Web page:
Ontario’s Business Corporations Act (the “OBCA”) allows the submission of shareholder proposals from shareholders who are entitled to vote. Under British Columbia’s Business Corporations Act (the “BCBCA”), a shareholder must hold at least 1% or $2,000 of the outstanding voting shares and must have held such shares for at least two years before the date of the proposal. The BCBCA, like the CBCA, also accepts aggregating ownership to meet the minimum ownership threshold, provided that each shareholder has held their shares for at least two years before the date of the proposal. Alberta’s Business Corporations Act (the “ABCA”) has the same minimum ownership thresholds provided under the CBCA, and also requires that a shareholder must have the support of other shareholders holding at least 5% of the company’s voting shares, to be eligible to submit a proposal.
Under the OBCA and the regulations of the CBCA and BCBCA, the current thresholds for resubmission are 3%, 6% and 10% if substantially the same proposal was voted upon once, twice or three times in the last five years, respectively. If the applicable resubmission threshold is not met, a corporation may exclude the proposal from its proxy materials. The ABCA however, states that a corporation is not required to include a shareholder proposal in the management proxy circular if substantially the same proposal was submitted and defeated within the last two years.
The New Reality: the Proposed U.S. Thresholds Compared with the Canadian Thresholds
If the SEC’s proposed amendments are implemented as currently drafted, the shareholder proposal regime in Canada will be more shareholder friendly than that in the U.S.
Currently, the minimum ownership thresholds under Rule 14a-8(b) and those under the CBCA, BCBCA and ABCA are substantially similar. However, the proposed amendments would make it more difficult for shareholders of U.S. public companies to submit a shareholder proposal. The SEC’s first proposed requirement of continuous ownership of at least US$2,000 of the company’s voting shares for at least three years is more onerous than the two-year period mandated by the BCBCA and the six-month period prescribed by the CBCA and ABCA. Recall that the Ontario legislation does not even set out a minimum ownership threshold or period.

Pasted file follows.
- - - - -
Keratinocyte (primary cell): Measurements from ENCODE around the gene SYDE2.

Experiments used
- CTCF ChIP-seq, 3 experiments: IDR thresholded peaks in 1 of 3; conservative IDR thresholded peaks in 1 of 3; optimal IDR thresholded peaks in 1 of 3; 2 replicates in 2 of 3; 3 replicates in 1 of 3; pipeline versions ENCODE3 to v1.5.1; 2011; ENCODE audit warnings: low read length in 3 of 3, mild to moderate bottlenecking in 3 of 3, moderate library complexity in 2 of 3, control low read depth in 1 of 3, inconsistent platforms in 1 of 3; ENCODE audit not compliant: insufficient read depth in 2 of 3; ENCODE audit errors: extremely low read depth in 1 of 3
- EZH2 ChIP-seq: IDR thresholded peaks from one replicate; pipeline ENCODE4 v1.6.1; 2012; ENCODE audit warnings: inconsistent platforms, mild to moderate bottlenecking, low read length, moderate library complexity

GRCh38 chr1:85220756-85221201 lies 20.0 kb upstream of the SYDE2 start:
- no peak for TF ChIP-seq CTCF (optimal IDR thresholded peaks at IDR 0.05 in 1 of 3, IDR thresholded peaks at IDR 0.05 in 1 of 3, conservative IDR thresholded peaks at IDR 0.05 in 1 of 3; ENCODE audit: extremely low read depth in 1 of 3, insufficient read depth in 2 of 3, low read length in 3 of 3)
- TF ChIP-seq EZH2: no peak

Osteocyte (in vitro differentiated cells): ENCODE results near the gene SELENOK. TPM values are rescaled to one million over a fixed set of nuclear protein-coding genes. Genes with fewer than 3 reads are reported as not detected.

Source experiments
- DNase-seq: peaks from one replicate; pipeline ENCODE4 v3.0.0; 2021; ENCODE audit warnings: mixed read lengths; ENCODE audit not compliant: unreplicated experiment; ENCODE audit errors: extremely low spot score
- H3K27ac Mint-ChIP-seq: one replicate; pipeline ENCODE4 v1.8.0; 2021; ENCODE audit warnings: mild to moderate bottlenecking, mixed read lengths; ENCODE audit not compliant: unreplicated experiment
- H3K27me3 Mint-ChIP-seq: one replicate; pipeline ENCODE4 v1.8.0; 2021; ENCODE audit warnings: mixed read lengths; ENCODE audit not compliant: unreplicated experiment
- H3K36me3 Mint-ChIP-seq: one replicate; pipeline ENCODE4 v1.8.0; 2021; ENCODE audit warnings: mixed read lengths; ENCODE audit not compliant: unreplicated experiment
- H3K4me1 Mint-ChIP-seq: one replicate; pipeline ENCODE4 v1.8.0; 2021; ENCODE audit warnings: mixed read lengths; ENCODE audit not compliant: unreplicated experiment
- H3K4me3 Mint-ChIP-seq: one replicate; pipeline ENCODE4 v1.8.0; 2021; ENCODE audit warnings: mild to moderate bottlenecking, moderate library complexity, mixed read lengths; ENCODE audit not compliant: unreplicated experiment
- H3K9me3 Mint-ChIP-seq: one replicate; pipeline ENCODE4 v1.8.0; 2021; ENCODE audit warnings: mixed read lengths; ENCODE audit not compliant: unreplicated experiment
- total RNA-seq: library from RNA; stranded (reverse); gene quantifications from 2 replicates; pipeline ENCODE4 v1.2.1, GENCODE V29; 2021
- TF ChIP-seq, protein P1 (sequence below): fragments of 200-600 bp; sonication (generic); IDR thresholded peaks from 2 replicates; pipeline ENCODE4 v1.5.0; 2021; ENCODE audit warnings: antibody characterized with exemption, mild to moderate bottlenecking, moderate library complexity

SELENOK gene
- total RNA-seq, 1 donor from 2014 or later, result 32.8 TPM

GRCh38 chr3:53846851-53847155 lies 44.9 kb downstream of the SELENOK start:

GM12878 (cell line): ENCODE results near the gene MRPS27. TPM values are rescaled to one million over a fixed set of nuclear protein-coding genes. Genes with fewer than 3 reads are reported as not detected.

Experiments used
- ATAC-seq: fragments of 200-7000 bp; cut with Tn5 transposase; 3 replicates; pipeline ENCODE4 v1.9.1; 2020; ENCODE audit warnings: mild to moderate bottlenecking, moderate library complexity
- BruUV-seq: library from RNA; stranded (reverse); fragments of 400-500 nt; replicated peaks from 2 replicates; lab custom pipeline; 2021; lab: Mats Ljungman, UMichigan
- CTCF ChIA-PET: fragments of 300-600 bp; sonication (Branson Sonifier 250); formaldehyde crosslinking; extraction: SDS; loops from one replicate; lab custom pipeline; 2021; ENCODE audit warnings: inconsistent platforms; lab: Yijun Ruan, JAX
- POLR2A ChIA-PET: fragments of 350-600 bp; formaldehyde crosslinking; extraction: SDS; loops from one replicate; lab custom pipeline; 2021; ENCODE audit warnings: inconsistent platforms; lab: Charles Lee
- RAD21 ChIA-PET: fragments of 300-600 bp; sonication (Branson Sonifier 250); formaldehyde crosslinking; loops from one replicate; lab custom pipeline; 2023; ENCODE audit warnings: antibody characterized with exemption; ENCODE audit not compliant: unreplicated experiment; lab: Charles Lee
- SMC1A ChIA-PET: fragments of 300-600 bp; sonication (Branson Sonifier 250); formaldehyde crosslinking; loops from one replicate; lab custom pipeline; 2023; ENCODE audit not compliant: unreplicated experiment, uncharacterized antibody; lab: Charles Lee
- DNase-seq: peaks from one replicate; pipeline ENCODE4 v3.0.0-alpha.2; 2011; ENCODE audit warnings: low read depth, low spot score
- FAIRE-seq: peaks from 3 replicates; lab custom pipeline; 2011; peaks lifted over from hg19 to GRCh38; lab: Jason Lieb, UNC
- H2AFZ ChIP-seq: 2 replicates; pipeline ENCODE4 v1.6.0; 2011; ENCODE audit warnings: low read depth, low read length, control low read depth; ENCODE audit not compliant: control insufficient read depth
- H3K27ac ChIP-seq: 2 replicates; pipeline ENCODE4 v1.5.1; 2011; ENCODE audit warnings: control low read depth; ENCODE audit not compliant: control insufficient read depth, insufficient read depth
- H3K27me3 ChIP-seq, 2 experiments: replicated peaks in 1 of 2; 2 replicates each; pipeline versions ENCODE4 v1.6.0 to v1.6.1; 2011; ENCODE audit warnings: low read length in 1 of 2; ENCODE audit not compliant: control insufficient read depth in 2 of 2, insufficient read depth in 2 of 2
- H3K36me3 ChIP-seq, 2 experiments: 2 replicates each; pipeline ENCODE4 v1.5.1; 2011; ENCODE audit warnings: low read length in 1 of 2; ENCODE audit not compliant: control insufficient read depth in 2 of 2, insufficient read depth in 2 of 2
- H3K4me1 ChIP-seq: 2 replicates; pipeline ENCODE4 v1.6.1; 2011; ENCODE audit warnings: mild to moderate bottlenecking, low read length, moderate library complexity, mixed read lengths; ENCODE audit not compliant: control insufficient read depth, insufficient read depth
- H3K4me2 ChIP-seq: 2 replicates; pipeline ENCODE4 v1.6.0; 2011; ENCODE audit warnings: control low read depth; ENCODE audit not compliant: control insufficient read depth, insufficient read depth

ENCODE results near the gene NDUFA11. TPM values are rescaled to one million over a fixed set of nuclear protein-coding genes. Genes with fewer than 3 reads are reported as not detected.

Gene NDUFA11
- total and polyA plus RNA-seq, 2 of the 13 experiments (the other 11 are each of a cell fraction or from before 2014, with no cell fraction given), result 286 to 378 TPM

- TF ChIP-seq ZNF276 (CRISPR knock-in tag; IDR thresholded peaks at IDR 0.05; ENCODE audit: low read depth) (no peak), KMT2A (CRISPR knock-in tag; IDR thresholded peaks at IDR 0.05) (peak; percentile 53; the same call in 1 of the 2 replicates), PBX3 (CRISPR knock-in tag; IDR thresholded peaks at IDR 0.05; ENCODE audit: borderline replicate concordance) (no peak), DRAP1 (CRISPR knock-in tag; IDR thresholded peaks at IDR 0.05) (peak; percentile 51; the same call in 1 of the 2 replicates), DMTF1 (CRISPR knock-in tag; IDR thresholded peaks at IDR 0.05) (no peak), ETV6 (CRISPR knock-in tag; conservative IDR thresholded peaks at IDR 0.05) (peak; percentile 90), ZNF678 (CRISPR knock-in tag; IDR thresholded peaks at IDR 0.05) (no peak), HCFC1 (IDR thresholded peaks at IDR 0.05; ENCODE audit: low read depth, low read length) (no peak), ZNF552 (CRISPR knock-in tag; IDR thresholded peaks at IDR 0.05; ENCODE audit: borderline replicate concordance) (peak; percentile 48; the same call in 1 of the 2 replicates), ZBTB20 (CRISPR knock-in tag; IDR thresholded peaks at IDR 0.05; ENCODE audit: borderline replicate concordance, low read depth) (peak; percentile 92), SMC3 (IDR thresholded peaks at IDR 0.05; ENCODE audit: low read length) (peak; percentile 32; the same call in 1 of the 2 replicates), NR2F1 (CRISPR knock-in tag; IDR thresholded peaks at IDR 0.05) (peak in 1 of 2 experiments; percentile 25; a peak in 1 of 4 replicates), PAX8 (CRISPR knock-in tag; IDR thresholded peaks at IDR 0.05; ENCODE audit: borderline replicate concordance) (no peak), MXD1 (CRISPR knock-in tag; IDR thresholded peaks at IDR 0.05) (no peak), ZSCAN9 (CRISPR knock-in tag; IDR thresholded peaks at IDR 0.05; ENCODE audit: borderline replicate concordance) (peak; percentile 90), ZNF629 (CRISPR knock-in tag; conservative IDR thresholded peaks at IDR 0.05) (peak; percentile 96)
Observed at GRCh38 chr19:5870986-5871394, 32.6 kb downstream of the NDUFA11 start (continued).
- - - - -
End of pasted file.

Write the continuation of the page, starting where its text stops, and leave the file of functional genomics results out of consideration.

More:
In some jurisdictions in Canada where a single shareholder does not meet the minimum ownership requirements, shareholders are allowed to pool their shares to satisfy one of the minimum ownership thresholds. This is favourable to minority shareholders who would otherwise be ineligible to submit a proposal. The SEC’s proposed amendments, in addition to raising the ownership thresholds, would disallow shareholders from aggregating their security holdings to meet the minimum ownership requirements. The practice of minority shareholders pooling their securities for the purpose of submitting a proposal would be eliminated.
Further, the SEC’s proposed amendments raise the resubmission thresholds and require shareholder proponents to be willing to engage in discussions with the company in respect of the proposal.
Overall, the proposed amendments in the U.S. seem to shift the shareholder proposal regime to be less burdensome for corporations. If the proposed amendments are implemented, the Canadian regime may be comparatively more conducive to shareholder activism. There do not appear to be similar changes proposed in Canada, but only time will tell.
The public comment period for the SEC’s proposed amendments closed on February 3, 2020.